Frisco government plans to form Frisco Arts Council
Make Frisco arts collective to serve as advisory committee
The town of Frisco is no stranger to public art. From sculptures commissioned in the ‘90s to more than one Main Street mural created during the coronavirus pandemic, the town frequently aims to cultivate community character. Frisco Town Council plans to do that even more with the $50,000 budgeted toward art for 2022, as well as the formation of the new Frisco Arts Council.
“Public art is about expressing the character of the community and the soul of the community,” town spokesperson Vanessa Agee said during a council work session Nov. 9. “We’re seeing more and more demand for commissioned pieces. It’s an evolution of the amount of funding, as well.”
Agee went to Town Council to see if they supported the idea of an arts council, a five-year strategic arts plan and Make Frisco serving as an advisory committee to the new council. Town Council approved of all three ideas.
Town Council would appoint seven to nine people from diverse backgrounds — such as business owners, nonprofit leaders, creatives and potentially a high school student — for the arts council. Members would likely have to live or work in Frisco and meet once per month. They would serve staggered, two- or three-year terms.
Members of Make Frisco are welcome to apply for the arts council. Town Council member Melissa Sherburne spearheaded the formation of Make Frisco in 2019 with artists like painters, a photographer, a milliner, a coffee roaster, a landscape architect, musicians, a guitar maker and carpenter Andy Held before he was elected to Town Council.
Make Frisco’s first major project was the Frozen Frisco ice installations held in tandem with the Eat, Ski and Be Merry event in February 2020. Yet the coronavirus pandemic put a halt to other events planned for the year.
However, Make Frisco put on the Winter Light display in January, and the public art budget supported other initiatives, such as the Summit County Hope Project, the Black Lives Matter mural and a recent mountain mural by Andy Moran and Erica Rae Dove.
“One of the biggest challenges that we faced with Make Frisco — it was not for lack of enthusiasm at all, but we just didn’t have a plan,” Sherburne said. “And it’s not really a plan-minded group, either. It doesn’t really function that way. … For this to really come together, we do need a strategic plan.”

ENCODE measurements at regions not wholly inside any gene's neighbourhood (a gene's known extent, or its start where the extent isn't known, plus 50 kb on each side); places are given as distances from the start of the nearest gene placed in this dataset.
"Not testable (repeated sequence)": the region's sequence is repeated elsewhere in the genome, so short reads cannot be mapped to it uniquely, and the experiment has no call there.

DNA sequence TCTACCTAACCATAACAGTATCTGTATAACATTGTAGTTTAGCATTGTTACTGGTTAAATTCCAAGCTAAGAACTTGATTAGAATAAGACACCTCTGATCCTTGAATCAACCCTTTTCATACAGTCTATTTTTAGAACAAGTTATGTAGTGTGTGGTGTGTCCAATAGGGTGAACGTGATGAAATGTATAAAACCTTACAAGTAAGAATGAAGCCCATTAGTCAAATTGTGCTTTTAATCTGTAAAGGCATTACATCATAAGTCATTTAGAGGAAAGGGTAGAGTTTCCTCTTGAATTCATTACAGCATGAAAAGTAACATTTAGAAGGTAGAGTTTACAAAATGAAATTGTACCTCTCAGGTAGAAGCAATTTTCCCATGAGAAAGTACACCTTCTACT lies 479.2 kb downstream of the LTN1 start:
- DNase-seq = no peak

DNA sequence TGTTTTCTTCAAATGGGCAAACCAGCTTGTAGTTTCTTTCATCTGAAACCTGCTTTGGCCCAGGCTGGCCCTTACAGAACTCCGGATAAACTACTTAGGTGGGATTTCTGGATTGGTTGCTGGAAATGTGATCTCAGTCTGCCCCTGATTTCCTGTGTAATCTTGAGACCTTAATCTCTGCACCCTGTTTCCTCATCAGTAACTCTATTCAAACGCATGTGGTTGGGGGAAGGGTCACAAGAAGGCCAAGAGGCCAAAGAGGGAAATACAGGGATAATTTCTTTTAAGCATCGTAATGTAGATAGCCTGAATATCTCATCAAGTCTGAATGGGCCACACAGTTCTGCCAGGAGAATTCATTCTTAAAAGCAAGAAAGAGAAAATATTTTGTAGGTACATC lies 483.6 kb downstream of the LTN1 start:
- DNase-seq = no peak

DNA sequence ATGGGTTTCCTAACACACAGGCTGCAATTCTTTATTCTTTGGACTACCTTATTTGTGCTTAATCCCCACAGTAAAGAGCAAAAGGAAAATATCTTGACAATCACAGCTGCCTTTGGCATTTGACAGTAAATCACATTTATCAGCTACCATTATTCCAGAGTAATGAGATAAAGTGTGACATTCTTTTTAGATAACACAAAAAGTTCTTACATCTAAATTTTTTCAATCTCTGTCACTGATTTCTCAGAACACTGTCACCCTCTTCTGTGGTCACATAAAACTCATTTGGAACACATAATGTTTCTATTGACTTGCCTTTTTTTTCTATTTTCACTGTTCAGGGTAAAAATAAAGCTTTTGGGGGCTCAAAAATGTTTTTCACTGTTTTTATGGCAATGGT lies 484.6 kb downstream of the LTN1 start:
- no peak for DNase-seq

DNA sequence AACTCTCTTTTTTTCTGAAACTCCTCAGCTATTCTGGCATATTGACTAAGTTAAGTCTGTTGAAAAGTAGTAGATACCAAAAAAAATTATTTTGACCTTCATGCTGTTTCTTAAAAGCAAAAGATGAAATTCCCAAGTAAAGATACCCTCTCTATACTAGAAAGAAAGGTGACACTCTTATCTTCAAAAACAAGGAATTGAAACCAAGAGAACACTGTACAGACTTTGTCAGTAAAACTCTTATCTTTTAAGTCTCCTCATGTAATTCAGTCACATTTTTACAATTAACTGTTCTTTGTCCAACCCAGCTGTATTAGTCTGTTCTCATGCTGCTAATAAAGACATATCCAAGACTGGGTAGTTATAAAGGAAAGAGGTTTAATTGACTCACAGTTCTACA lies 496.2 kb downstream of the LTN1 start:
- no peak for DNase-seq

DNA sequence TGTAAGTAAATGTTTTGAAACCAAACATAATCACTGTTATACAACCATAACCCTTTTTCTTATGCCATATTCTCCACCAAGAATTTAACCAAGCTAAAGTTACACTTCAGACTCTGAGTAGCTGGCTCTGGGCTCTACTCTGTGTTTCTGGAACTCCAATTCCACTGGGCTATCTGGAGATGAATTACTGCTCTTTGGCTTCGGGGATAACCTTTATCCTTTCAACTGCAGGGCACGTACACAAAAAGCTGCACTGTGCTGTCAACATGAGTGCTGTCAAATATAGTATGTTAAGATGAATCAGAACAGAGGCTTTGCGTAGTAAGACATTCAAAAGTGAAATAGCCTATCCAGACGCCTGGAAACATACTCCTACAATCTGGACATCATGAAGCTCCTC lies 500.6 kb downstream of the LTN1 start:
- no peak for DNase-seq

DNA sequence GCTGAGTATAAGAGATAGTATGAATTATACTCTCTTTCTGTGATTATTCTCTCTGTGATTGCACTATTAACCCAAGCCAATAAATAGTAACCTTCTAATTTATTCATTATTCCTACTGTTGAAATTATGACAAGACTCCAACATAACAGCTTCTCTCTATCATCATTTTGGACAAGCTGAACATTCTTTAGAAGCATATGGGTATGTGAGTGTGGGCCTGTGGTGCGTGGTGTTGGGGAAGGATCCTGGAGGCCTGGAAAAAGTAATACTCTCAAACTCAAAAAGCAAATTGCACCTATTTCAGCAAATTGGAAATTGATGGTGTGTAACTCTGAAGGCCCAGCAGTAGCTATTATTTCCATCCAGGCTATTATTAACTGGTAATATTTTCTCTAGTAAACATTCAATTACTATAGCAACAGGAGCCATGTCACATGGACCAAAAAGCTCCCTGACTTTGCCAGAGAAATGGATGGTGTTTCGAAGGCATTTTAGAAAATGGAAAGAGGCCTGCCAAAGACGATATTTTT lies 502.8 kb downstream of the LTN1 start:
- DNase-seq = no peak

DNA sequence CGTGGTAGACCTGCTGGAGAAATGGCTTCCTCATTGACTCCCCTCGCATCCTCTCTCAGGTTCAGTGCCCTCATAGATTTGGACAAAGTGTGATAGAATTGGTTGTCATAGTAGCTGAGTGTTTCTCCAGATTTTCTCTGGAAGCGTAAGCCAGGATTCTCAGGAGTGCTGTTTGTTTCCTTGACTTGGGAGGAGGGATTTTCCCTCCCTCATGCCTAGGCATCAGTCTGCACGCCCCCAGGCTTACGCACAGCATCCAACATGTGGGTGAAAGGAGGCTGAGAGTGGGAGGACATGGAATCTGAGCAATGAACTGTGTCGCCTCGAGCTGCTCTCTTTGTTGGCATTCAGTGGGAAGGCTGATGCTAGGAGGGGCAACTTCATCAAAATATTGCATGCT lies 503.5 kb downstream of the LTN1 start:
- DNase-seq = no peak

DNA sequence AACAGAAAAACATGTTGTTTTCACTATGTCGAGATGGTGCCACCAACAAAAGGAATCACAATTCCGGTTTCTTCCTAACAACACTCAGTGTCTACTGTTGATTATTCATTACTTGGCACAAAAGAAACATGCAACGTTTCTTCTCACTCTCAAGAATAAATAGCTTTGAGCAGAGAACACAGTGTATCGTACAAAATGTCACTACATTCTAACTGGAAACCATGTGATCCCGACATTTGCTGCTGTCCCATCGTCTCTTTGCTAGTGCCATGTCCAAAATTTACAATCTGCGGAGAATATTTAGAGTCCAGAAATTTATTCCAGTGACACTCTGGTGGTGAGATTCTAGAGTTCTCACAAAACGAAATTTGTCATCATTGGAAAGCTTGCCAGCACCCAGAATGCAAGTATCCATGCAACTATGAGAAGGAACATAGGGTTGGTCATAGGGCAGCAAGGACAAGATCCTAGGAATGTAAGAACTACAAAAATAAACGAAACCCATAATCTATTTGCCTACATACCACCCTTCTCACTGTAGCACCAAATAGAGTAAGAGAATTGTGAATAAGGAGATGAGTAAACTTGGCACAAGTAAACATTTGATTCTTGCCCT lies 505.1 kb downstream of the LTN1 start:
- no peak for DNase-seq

Council member Dan Fallon said he really liked how the arts could be an economic driver, such as possibly creating a residence campus for artists. He also liked how the plan gives a framework for the arts council.
“You’re creating a solid foundation upon which the commission is built,” Fallon said.
Council member Andrew Aerenson suggested they make art a part of every larger conversation, such as construction on Granite Street or new medians, rather than looking at the budget as a $50,000 check to spend.
“This is what grown-up towns do,” Aerenson said. “They have a coordinated body that facilitates art.”
However, he was a little hesitant to send out a request for a third-party consultant to put together the strategic art plan. He said he was consultant-fatigued and wondered whether the plan comes before or after the formation of the commission.
Sherburne seconded the fatigue, but she said the plan is vital to the success of the arts council. She said she wanted to get the ball rolling on the plan and commission at the same time.
“The strategic plan tiers off of the vision of our comprehensive plan, of our community, of our council, of our Make Frisco members,” Sherburne said. “… Almost in a way as the planning commission follows the lead of our planning guiding documents and code, the commission needs to respond and implement the strategic plan.”
The plan would outline topics like staffing, funding, community art projects, exhibition spaces as well as opportunities to purchase and commission art.
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